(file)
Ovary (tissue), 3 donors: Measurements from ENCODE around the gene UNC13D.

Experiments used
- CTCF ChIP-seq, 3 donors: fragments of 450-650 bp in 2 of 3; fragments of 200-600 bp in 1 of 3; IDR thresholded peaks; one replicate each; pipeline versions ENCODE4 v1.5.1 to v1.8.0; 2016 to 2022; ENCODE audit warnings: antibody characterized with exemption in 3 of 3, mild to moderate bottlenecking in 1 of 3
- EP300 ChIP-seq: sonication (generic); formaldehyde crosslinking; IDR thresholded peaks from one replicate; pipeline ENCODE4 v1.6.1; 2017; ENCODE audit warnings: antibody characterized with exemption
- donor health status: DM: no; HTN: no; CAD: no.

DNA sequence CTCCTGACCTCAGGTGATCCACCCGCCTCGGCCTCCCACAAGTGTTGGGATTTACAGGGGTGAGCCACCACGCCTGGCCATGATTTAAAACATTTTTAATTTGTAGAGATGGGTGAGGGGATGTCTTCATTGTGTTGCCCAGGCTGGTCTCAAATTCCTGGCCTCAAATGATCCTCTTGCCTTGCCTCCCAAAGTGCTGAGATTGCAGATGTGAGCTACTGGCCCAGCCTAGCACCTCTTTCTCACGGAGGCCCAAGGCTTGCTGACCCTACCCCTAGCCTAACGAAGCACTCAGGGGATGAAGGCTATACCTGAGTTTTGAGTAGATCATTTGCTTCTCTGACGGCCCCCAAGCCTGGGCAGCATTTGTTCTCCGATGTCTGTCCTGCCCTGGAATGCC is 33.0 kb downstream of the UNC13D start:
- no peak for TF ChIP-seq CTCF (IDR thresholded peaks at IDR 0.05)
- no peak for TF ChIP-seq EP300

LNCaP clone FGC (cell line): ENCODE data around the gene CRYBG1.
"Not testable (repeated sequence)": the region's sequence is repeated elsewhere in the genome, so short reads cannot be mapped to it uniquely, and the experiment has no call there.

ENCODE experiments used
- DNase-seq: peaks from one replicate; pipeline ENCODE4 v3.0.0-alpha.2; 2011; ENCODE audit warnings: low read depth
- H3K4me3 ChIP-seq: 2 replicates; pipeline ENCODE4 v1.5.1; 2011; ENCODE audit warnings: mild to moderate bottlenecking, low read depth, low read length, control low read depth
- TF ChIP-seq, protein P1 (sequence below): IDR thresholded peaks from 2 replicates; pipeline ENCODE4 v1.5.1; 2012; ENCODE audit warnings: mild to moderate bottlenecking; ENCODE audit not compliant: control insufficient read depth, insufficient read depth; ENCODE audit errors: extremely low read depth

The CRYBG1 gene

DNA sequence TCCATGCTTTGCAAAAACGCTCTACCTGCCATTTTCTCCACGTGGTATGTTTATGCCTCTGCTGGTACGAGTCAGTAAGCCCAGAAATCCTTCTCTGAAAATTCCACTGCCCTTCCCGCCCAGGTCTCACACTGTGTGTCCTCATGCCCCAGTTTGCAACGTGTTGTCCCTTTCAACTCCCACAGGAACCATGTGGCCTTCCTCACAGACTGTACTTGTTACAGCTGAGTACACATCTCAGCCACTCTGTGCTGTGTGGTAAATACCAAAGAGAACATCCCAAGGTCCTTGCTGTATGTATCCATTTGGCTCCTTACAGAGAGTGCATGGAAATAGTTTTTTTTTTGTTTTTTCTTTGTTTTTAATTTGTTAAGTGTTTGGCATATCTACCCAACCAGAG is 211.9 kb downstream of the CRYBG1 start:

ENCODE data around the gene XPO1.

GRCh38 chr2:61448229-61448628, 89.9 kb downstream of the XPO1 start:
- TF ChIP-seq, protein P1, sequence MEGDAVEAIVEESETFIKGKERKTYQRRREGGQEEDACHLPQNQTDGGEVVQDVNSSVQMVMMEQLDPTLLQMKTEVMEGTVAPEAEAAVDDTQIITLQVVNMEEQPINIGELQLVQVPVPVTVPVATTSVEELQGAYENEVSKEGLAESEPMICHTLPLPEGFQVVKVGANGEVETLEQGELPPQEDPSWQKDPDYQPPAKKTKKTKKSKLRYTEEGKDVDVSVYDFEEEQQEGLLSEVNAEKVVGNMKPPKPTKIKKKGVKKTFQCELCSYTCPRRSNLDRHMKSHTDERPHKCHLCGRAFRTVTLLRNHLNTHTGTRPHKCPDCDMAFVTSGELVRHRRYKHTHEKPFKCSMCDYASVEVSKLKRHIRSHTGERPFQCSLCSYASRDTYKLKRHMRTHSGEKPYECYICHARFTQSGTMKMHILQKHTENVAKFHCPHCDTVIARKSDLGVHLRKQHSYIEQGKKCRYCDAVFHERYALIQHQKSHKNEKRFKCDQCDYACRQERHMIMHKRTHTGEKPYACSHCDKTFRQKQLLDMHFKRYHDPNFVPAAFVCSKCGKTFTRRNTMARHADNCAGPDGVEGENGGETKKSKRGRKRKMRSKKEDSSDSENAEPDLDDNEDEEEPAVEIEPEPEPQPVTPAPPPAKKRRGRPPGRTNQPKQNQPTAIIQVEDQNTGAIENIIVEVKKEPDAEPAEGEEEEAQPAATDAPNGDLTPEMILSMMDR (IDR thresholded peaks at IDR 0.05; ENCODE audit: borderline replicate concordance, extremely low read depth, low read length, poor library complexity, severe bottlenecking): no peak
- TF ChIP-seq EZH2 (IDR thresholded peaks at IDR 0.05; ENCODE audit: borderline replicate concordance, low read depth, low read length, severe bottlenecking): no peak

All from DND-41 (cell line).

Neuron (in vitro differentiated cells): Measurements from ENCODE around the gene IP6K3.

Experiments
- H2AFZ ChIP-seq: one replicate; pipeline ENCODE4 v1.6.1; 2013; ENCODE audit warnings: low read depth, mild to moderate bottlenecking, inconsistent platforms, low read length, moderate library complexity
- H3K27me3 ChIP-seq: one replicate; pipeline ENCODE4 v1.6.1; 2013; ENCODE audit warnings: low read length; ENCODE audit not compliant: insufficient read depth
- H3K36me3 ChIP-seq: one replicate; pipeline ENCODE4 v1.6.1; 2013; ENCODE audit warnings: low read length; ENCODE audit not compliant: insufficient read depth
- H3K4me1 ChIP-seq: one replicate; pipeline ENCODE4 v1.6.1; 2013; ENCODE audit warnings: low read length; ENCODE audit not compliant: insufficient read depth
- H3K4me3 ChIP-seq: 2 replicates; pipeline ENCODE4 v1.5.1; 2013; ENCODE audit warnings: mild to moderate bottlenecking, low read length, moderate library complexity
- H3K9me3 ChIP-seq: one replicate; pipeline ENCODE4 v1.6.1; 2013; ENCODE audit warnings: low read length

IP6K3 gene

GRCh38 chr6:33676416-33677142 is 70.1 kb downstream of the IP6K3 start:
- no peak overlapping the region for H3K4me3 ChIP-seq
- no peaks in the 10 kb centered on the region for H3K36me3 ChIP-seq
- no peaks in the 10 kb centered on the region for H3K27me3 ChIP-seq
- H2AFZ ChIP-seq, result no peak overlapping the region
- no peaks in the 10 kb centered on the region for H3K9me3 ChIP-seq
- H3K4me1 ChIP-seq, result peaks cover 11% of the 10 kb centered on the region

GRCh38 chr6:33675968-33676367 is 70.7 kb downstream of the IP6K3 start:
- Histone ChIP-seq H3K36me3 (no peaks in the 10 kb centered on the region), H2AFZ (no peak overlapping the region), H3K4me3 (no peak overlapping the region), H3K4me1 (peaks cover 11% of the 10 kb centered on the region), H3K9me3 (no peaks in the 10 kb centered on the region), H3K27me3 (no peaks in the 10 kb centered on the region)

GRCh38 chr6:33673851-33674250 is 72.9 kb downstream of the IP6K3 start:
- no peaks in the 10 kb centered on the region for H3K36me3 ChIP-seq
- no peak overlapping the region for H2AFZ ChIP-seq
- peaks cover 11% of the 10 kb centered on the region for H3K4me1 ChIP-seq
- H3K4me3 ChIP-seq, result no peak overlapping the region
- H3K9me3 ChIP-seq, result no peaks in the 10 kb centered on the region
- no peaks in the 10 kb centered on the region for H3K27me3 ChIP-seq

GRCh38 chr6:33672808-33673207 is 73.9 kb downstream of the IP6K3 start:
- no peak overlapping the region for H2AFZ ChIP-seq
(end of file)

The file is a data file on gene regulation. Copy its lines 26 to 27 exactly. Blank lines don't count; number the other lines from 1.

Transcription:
- H3K36me3 ChIP-seq: one replicate; pipeline ENCODE4 v1.6.1; 2013; ENCODE audit warnings: low read length; ENCODE audit not compliant: insufficient read depth
- H3K4me1 ChIP-seq: one replicate; pipeline ENCODE4 v1.6.1; 2013; ENCODE audit warnings: low read length; ENCODE audit not compliant: insufficient read depth